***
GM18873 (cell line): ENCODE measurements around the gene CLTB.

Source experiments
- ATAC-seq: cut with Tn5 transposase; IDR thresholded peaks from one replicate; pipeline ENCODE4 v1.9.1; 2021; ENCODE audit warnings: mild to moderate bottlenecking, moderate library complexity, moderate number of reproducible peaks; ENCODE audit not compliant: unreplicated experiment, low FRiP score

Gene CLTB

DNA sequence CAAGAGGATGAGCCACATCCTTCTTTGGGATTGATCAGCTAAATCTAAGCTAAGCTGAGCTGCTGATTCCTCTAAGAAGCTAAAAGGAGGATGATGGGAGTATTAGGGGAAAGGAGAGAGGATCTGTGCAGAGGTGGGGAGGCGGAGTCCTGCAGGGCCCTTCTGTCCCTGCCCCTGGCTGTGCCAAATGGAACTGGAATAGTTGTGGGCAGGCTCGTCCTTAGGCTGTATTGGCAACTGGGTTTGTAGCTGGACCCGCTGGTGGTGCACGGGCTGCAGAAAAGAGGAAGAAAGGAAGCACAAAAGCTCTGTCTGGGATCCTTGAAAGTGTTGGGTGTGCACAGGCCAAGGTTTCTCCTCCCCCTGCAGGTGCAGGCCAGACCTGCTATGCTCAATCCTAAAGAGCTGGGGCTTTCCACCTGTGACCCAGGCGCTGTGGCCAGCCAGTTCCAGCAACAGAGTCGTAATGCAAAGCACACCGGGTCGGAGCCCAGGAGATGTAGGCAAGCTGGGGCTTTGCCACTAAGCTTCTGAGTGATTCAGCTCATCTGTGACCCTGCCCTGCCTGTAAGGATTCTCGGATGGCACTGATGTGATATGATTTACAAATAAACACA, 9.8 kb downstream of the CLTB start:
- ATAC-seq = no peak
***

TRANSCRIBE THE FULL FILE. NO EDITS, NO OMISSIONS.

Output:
GM18873 (cell line): ENCODE measurements around the gene CLTB.

Source experiments
- ATAC-seq: cut with Tn5 transposase; IDR thresholded peaks from one replicate; pipeline ENCODE4 v1.9.1; 2021; ENCODE audit warnings: mild to moderate bottlenecking, moderate library complexity, moderate number of reproducible peaks; ENCODE audit not compliant: unreplicated experiment, low FRiP score

Gene CLTB

DNA sequence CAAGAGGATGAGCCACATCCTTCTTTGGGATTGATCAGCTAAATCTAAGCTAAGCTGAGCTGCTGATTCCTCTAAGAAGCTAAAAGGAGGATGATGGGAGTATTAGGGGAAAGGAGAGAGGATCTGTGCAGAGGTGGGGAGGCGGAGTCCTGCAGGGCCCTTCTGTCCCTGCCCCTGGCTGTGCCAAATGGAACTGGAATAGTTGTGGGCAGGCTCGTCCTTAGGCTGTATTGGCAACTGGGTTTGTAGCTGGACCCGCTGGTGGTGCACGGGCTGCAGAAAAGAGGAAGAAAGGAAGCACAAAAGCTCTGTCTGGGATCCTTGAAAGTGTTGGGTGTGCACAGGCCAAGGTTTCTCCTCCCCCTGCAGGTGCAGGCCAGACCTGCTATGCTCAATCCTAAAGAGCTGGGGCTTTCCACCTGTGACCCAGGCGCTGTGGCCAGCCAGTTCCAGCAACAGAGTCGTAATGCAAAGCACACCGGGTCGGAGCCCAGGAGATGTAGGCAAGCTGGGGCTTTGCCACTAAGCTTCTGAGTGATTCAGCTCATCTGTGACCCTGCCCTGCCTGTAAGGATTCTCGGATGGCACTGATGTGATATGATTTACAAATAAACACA, 9.8 kb downstream of the CLTB start:
- ATAC-seq = no peak